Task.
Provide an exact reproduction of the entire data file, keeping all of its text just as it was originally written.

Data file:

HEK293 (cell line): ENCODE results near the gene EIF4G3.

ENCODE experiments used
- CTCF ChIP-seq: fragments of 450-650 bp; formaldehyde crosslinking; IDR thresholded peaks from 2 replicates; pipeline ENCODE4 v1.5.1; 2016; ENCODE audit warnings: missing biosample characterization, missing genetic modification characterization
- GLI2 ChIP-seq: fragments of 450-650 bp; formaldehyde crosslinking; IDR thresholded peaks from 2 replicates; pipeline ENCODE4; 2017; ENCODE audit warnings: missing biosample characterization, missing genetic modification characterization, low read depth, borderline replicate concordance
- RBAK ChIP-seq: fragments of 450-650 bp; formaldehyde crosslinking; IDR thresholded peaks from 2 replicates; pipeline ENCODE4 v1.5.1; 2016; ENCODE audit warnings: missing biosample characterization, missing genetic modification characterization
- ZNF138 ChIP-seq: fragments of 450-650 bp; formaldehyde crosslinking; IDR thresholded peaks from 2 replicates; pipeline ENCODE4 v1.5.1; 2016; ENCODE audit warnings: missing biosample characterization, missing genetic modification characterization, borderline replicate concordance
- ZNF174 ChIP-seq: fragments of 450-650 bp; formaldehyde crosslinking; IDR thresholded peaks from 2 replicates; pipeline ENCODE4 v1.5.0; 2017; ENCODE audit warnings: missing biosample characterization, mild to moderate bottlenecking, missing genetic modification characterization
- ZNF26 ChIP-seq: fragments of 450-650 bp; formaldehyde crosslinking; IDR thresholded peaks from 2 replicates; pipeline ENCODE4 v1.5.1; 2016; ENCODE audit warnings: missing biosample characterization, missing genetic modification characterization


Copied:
HEK293 (cell line): ENCODE results near the gene EIF4G3.

ENCODE experiments used
- CTCF ChIP-seq: fragments of 450-650 bp; formaldehyde crosslinking; IDR thresholded peaks from 2 replicates; pipeline ENCODE4 v1.5.1; 2016; ENCODE audit warnings: missing biosample characterization, missing genetic modification characterization
- GLI2 ChIP-seq: fragments of 450-650 bp; formaldehyde crosslinking; IDR thresholded peaks from 2 replicates; pipeline ENCODE4; 2017; ENCODE audit warnings: missing biosample characterization, missing genetic modification characterization, low read depth, borderline replicate concordance
- RBAK ChIP-seq: fragments of 450-650 bp; formaldehyde crosslinking; IDR thresholded peaks from 2 replicates; pipeline ENCODE4 v1.5.1; 2016; ENCODE audit warnings: missing biosample characterization, missing genetic modification characterization
- ZNF138 ChIP-seq: fragments of 450-650 bp; formaldehyde crosslinking; IDR thresholded peaks from 2 replicates; pipeline ENCODE4 v1.5.1; 2016; ENCODE audit warnings: missing biosample characterization, missing genetic modification characterization, borderline replicate concordance
- ZNF174 ChIP-seq: fragments of 450-650 bp; formaldehyde crosslinking; IDR thresholded peaks from 2 replicates; pipeline ENCODE4 v1.5.0; 2017; ENCODE audit warnings: missing biosample characterization, mild to moderate bottlenecking, missing genetic modification characterization
- ZNF26 ChIP-seq: fragments of 450-650 bp; formaldehyde crosslinking; IDR thresholded peaks from 2 replicates; pipeline ENCODE4 v1.5.1; 2016; ENCODE audit warnings: missing biosample characterization, missing genetic modification characterization